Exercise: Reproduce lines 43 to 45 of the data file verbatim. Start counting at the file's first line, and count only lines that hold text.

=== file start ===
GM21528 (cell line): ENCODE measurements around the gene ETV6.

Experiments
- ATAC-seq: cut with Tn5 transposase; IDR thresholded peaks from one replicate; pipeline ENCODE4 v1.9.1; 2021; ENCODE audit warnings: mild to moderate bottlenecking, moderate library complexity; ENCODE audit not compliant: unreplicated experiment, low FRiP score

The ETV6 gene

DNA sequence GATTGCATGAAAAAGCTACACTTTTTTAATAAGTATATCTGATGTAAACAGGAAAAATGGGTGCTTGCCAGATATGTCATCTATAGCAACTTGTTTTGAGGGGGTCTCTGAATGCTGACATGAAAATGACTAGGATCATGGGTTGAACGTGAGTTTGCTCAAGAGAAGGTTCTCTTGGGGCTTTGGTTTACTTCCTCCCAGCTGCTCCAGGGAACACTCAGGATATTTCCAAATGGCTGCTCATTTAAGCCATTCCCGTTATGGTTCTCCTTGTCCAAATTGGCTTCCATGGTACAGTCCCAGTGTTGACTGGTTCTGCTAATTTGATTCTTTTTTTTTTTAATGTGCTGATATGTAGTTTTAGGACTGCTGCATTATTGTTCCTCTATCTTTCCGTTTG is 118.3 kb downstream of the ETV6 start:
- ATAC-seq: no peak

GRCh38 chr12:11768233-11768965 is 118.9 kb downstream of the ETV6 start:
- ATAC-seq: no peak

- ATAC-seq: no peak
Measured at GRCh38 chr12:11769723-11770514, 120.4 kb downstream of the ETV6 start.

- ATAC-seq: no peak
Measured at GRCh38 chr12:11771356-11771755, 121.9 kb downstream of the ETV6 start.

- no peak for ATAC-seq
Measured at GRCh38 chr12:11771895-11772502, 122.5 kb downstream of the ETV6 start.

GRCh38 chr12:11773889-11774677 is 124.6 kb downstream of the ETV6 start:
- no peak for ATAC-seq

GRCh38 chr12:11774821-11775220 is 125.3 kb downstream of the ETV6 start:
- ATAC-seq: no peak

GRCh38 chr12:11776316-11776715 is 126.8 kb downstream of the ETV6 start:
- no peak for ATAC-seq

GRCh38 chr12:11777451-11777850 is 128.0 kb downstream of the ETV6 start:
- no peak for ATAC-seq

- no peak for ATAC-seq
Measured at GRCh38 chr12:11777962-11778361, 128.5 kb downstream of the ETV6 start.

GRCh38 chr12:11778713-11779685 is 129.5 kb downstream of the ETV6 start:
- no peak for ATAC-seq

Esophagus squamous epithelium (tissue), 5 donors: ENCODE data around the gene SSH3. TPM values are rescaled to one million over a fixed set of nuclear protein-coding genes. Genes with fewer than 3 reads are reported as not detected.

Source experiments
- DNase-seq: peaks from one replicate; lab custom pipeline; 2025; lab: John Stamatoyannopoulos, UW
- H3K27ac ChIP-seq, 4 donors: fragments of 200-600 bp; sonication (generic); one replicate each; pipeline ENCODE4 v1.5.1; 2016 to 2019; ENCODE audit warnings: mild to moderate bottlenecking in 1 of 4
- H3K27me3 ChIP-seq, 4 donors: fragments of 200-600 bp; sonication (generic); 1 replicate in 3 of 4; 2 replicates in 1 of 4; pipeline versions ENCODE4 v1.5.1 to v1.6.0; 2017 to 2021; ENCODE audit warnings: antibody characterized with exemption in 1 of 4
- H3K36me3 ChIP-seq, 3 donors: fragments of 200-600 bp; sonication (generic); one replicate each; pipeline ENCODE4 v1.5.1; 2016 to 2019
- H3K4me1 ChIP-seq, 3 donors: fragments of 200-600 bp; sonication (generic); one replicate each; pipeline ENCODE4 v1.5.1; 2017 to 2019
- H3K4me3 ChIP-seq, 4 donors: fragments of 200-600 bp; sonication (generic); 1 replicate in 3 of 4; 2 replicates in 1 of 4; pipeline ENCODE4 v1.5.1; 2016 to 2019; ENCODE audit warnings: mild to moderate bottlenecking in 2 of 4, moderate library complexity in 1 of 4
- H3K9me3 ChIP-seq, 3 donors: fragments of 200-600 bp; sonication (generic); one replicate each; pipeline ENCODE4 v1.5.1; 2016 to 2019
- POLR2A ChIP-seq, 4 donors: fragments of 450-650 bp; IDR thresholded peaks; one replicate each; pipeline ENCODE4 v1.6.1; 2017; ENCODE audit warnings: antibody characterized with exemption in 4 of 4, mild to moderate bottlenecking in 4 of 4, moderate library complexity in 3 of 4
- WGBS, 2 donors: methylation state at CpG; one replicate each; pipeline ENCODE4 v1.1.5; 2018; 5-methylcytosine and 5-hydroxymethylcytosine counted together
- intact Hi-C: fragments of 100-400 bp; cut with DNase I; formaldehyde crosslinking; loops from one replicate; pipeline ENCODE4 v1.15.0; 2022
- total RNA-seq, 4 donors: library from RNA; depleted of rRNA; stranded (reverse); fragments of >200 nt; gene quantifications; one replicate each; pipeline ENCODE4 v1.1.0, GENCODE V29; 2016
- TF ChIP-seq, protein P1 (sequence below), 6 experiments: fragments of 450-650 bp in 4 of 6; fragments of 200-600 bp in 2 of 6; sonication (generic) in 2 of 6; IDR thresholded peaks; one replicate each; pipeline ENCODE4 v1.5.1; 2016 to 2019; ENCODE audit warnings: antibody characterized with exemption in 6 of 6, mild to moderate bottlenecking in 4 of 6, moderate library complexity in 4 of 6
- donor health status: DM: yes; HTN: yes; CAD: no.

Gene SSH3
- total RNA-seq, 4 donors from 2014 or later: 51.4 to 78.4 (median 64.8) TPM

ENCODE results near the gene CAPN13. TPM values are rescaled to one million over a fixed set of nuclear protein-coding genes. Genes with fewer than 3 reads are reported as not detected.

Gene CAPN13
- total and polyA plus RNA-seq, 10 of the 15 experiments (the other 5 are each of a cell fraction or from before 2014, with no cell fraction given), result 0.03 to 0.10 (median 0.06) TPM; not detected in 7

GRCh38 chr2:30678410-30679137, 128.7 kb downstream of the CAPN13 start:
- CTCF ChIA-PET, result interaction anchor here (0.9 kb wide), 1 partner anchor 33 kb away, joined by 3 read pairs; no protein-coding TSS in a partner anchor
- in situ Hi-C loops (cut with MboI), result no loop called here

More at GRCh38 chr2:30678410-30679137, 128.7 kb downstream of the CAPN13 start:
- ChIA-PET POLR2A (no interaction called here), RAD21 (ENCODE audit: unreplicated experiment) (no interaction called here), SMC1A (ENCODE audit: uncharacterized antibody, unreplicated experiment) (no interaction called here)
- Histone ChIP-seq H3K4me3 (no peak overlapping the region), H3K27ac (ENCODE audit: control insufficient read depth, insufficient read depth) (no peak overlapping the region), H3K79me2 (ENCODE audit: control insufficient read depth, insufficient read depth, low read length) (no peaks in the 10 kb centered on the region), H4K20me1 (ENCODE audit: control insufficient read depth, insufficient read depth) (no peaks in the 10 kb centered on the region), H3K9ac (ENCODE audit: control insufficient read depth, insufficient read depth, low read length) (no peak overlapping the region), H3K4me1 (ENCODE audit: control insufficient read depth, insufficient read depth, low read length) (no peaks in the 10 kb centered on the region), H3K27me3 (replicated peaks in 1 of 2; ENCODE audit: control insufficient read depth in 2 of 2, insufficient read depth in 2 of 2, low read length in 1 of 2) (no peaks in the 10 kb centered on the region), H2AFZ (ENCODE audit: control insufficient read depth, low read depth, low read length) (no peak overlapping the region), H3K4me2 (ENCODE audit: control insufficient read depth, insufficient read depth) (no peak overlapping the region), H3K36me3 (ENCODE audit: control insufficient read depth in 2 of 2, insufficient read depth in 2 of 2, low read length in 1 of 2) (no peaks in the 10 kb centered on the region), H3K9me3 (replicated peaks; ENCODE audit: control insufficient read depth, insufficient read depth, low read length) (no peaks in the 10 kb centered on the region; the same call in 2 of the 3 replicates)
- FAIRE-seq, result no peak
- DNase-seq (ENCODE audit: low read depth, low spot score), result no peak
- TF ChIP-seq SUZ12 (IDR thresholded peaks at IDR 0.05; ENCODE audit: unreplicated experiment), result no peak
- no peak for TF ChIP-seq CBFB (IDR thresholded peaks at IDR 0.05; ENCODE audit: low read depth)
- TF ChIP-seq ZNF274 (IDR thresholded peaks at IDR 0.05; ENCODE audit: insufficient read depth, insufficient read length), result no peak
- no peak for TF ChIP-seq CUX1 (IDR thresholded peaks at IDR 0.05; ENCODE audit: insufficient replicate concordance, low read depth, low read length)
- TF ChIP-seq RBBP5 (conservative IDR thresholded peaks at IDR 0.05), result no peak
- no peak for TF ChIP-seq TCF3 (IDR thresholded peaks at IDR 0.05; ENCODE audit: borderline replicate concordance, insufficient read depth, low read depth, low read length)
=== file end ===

- total RNA-seq, 4 donors from 2014 or later: 51.4 to 78.4 (median 64.8) TPM

ENCODE results near the gene CAPN13. TPM values are rescaled to one million over a fixed set of nuclear protein-coding genes. Genes with fewer than 3 reads are reported as not detected.

Gene CAPN13